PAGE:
Internal threats loom as a big risk to corporate IT resources, with reports showing the percentage of insider attacks for some business verticals as high as 71%. Organisations have recognised that insider attacks (whether willful or unintentional) involve internal stakeholders who have sanctioned rights and access to an SME’s IT assets such as their data, network, or systems. So, how do SMEs authenticate users and block their risky activities before any breaches occur? The answer is Active Directory management.
With Active Directory management, you can set password policies and assign customised user access based on multiple benchmarks including user groups, devices, IP ranges, or session types (e.g. IIS or VPN). This automatically restricts access to organisations’ IT assets or user sessions that do not meet company compliance policies.
Additionally, file or folder changes in a file server and Exchange traffic data (such as email traffic, permissions, or shares) can be monitored in real time. Email or text notifications about unusual activity, user-generated reports, and customised reports to meet compliance requirements all help you stay at the top of your game.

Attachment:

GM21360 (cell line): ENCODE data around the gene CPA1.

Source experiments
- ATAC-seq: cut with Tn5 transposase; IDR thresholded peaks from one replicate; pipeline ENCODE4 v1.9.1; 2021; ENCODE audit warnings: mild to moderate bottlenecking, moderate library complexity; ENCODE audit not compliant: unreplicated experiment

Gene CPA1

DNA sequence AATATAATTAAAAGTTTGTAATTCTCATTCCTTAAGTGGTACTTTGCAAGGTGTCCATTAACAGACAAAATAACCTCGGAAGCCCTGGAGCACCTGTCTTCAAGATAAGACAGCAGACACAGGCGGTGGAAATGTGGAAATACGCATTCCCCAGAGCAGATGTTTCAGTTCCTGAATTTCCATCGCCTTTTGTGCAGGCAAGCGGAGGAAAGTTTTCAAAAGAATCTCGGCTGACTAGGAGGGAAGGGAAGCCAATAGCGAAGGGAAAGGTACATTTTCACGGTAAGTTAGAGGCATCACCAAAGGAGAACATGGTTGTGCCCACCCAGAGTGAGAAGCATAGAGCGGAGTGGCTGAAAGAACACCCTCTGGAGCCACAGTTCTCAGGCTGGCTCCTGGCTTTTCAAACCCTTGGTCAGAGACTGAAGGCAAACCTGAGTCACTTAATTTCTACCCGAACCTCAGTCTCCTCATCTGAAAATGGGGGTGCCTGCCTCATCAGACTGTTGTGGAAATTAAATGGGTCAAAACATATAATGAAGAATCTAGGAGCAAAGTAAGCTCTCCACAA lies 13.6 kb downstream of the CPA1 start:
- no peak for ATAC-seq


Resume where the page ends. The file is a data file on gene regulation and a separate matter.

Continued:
Most successful cyber–attacks exploit security gaps which can be averted using standard practices such as vulnerability assessment and patching. As a recent example, WannaCry ransomware utilised a Windows exploit called EternalBlue. While Microsoft had released a patch for the vulnerability before the attack even began, many users and organisations failed to update their systems on time and were therefore susceptible to the attack.
Endpoint management solutions automate the task of tracking all your hardware devices, such as desktops, laptops, mobile devices, and servers, from a single interface. With an endpoint management solution in place, administrators can streamline routine device management tasks, such as vulnerability scanning, installing patches, managing software licenses, and controlling remote devices, to keep their assets up-to-date.
Likewise, software deployments, user administrations, and service pack installation for OSs or third-party applications can be performed in bulk, thereby eliminating fatigue and human error. As hackers evolve their techniques, businesses need to stay abreast. Intuitive endpoint management helps you attain just that, and more!